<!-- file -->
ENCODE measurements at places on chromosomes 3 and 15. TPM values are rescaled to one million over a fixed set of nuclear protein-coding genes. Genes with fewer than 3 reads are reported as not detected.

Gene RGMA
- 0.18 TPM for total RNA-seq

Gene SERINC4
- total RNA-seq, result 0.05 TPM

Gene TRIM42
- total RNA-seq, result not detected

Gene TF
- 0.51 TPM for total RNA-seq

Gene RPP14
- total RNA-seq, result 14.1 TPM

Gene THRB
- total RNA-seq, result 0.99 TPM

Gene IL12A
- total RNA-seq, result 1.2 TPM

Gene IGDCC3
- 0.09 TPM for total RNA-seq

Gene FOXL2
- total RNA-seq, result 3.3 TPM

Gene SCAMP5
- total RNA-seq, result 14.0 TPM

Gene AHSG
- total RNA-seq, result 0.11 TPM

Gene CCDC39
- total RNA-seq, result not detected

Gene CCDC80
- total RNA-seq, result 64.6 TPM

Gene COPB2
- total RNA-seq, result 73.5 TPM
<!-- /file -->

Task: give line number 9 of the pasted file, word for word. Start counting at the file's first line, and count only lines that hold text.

- 0.51 TPM for total RNA-seq